Context & Lyrics
Edie regrets failing to succeed in New York City, whereas her mother Edith regrets nothing and takes no blame for Edie’s shortcomings.
I have no complaints. I have everything I ever wanted.
You had a rich husband; you should’ve stayed with him.
I had a perfect marriage… beautiful children… terribly successful marriage,
I never had a fight in my life.
I had a very, very happy, satisfying life.
Can’t be done. You can’t have your cake and eat it, too. You can’t.
Ohhhh yes you can.
I most certainly did have my cake and eat it, down to the last crumb.
What good is cake
You have but never eat?
I never could
Deny myself a sweet,
So I sliced my life
And licked my knife
And ate the cake I had.
Can’t be done, I’m telling you…
Two perfect sons
I thoroughly enjoyed
An absent spouse
And cats to fill the void,
And the tri-state’s best
Oh yes, I ate the cake I had.
Every tasty morsel,
Savored, chewed and masticated.
Rich and thin and clever.
Like a second helping?
Sister, would I ever!
I’ll probably be an old maid until I die. I’ll sit around with cats the rest of my life.
When are you gonna learn, Edie?
You’re in this world, you know! You’re not out of the world!
The days are gone
When money grew on trees.
The money tree
Came down with elm disease.
But at my age, ducks,
For my two bucks
I’ll eat the cake I have
And like it.
I’ll eat the cake I have.
I think the saddest thing was my not marrying.
During the war, my best friend, she was a nurse with the Red Cross… she met
somebody overseas in a hospital. A Marine.
Lost both of his legs at Iwo Jima.
Romance was inevitable, really, given the situation. But I couldn’t travel.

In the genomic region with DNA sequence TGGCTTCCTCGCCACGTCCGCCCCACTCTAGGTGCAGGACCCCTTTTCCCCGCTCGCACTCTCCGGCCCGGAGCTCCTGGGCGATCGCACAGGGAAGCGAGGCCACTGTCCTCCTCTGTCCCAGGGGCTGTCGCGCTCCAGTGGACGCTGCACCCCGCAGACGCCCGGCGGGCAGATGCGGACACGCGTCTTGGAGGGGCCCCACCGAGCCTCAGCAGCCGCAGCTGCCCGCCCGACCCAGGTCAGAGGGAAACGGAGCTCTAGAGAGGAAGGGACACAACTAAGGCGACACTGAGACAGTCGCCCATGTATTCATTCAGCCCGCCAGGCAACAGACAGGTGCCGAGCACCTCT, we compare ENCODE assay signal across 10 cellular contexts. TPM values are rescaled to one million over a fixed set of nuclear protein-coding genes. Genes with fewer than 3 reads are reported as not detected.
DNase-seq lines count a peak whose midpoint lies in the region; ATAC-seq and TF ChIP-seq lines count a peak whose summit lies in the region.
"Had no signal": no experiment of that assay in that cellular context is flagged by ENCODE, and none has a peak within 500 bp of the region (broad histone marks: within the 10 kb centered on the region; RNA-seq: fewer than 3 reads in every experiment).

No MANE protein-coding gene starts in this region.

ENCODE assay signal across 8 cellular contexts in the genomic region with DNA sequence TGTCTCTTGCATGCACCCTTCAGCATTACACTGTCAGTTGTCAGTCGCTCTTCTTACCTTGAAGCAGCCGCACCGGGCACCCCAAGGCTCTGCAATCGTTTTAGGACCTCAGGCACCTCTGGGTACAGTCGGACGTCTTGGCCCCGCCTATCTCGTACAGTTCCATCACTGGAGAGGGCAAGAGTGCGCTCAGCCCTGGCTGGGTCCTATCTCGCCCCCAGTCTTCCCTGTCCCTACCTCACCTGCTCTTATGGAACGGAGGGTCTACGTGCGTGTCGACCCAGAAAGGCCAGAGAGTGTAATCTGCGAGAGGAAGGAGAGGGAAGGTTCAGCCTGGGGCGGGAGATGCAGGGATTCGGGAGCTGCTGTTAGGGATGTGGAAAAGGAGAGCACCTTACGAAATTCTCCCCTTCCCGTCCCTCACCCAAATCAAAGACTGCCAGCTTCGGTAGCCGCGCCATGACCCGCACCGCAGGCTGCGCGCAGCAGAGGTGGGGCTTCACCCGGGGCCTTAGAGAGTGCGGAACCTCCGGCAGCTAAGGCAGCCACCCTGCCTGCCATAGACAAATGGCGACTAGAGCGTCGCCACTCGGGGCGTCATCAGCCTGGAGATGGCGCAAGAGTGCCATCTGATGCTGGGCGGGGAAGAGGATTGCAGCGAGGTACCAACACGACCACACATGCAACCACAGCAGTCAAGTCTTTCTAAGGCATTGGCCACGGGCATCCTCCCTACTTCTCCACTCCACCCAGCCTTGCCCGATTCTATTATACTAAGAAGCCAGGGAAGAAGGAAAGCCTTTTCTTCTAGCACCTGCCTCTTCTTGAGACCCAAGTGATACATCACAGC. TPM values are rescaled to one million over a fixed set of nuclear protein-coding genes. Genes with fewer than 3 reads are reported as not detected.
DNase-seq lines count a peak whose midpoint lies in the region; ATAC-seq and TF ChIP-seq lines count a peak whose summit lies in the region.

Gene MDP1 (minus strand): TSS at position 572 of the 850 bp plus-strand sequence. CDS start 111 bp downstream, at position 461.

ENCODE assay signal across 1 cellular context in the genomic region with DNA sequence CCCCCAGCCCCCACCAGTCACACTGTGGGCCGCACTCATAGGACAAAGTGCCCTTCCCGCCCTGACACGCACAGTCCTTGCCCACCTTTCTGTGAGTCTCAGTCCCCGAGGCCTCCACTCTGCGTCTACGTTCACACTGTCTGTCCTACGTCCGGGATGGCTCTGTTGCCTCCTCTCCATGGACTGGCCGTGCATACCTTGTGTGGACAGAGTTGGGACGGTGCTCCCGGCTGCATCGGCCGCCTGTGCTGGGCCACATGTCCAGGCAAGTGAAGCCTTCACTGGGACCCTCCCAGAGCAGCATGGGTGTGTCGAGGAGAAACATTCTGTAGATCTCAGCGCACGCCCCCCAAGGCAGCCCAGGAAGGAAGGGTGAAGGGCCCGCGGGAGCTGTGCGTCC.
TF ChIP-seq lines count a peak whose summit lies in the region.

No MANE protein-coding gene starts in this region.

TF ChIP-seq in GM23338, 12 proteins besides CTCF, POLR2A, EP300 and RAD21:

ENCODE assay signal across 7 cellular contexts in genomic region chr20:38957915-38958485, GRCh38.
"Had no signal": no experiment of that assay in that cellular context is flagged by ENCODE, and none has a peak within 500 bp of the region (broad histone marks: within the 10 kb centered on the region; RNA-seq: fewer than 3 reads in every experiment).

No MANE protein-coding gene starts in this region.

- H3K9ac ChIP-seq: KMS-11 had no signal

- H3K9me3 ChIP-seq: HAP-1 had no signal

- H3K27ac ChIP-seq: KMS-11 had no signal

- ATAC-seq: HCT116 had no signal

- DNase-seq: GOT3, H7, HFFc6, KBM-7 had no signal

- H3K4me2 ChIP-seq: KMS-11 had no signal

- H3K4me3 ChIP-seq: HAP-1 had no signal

Mother wasn’t well during the war, you see.
Gerald Gettys worshipped you – and those two nice Rockefeller fellas-
They were horrible! Horrible!
You just didn’t want to get married. Now it’s all blamed on me.
I missed out on everything.
Point the famous finger.
Life is disappointing,
Put the parent through the wringer.
Blame it on the mother.
When I’m dead and buried
You won’t get another.
I met a Count, in Greenwich Village.
He was a poet and a playwright, and he said,
“Edith, I want to make an honest woman out of you.”
I thought that was very decent.
He didn’t have a nickel in his trousers! Not a nickel!
Mother despised him. Gave him the pink slip.
To think, I coulda been a Countess – Countess Edith!
Enough with all
Your celebrated loves.
You had two hands.
You could have modeled gloves.
Is it my fault that
Your cake fell flat?
That you’re unmarried,
Bald and fat?
As the world waltzed by
And Edie sat…
I ate the cake I had
And loved it.
Oh, I ate the cake I had,
No thanks to daddy.
I ate the cake… I had.
Sometimes I think I have the saddest life…